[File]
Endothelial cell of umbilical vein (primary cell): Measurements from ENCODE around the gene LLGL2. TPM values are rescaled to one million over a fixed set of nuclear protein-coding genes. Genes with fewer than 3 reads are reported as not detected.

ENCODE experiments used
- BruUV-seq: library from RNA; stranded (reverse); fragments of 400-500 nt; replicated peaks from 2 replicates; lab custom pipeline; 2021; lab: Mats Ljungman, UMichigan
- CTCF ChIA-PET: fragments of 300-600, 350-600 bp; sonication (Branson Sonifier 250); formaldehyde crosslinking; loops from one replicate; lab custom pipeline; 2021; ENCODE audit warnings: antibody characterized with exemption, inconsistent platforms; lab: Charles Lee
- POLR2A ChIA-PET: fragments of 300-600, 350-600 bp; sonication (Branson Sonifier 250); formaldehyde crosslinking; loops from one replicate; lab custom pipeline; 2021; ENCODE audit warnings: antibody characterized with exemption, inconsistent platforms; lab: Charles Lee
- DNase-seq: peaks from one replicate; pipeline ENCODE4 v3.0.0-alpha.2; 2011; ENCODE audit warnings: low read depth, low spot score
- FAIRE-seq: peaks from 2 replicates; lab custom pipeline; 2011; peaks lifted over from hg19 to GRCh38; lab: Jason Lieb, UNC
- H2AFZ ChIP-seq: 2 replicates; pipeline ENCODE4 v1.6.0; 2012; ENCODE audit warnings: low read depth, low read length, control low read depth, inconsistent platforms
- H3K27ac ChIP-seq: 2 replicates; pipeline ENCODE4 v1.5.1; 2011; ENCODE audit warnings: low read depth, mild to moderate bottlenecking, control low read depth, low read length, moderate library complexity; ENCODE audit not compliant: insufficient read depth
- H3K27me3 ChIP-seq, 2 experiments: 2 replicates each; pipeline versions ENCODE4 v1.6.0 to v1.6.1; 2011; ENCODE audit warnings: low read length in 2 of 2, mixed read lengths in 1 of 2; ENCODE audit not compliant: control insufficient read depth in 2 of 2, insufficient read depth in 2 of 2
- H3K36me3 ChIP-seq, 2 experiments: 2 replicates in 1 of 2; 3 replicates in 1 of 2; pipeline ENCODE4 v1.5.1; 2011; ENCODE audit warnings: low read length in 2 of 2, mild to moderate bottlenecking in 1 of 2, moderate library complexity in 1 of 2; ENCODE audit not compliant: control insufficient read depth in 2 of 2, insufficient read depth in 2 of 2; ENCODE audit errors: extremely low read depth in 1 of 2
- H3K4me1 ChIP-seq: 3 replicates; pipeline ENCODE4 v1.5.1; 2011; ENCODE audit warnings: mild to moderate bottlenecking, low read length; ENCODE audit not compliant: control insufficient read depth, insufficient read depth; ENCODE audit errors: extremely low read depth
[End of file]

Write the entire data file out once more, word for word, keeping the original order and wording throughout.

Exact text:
Endothelial cell of umbilical vein (primary cell): Measurements from ENCODE around the gene LLGL2. TPM values are rescaled to one million over a fixed set of nuclear protein-coding genes. Genes with fewer than 3 reads are reported as not detected.

ENCODE experiments used
- BruUV-seq: library from RNA; stranded (reverse); fragments of 400-500 nt; replicated peaks from 2 replicates; lab custom pipeline; 2021; lab: Mats Ljungman, UMichigan
- CTCF ChIA-PET: fragments of 300-600, 350-600 bp; sonication (Branson Sonifier 250); formaldehyde crosslinking; loops from one replicate; lab custom pipeline; 2021; ENCODE audit warnings: antibody characterized with exemption, inconsistent platforms; lab: Charles Lee
- POLR2A ChIA-PET: fragments of 300-600, 350-600 bp; sonication (Branson Sonifier 250); formaldehyde crosslinking; loops from one replicate; lab custom pipeline; 2021; ENCODE audit warnings: antibody characterized with exemption, inconsistent platforms; lab: Charles Lee
- DNase-seq: peaks from one replicate; pipeline ENCODE4 v3.0.0-alpha.2; 2011; ENCODE audit warnings: low read depth, low spot score
- FAIRE-seq: peaks from 2 replicates; lab custom pipeline; 2011; peaks lifted over from hg19 to GRCh38; lab: Jason Lieb, UNC
- H2AFZ ChIP-seq: 2 replicates; pipeline ENCODE4 v1.6.0; 2012; ENCODE audit warnings: low read depth, low read length, control low read depth, inconsistent platforms
- H3K27ac ChIP-seq: 2 replicates; pipeline ENCODE4 v1.5.1; 2011; ENCODE audit warnings: low read depth, mild to moderate bottlenecking, control low read depth, low read length, moderate library complexity; ENCODE audit not compliant: insufficient read depth
- H3K27me3 ChIP-seq, 2 experiments: 2 replicates each; pipeline versions ENCODE4 v1.6.0 to v1.6.1; 2011; ENCODE audit warnings: low read length in 2 of 2, mixed read lengths in 1 of 2; ENCODE audit not compliant: control insufficient read depth in 2 of 2, insufficient read depth in 2 of 2
- H3K36me3 ChIP-seq, 2 experiments: 2 replicates in 1 of 2; 3 replicates in 1 of 2; pipeline ENCODE4 v1.5.1; 2011; ENCODE audit warnings: low read length in 2 of 2, mild to moderate bottlenecking in 1 of 2, moderate library complexity in 1 of 2; ENCODE audit not compliant: control insufficient read depth in 2 of 2, insufficient read depth in 2 of 2; ENCODE audit errors: extremely low read depth in 1 of 2
- H3K4me1 ChIP-seq: 3 replicates; pipeline ENCODE4 v1.5.1; 2011; ENCODE audit warnings: mild to moderate bottlenecking, low read length; ENCODE audit not compliant: control insufficient read depth, insufficient read depth; ENCODE audit errors: extremely low read depth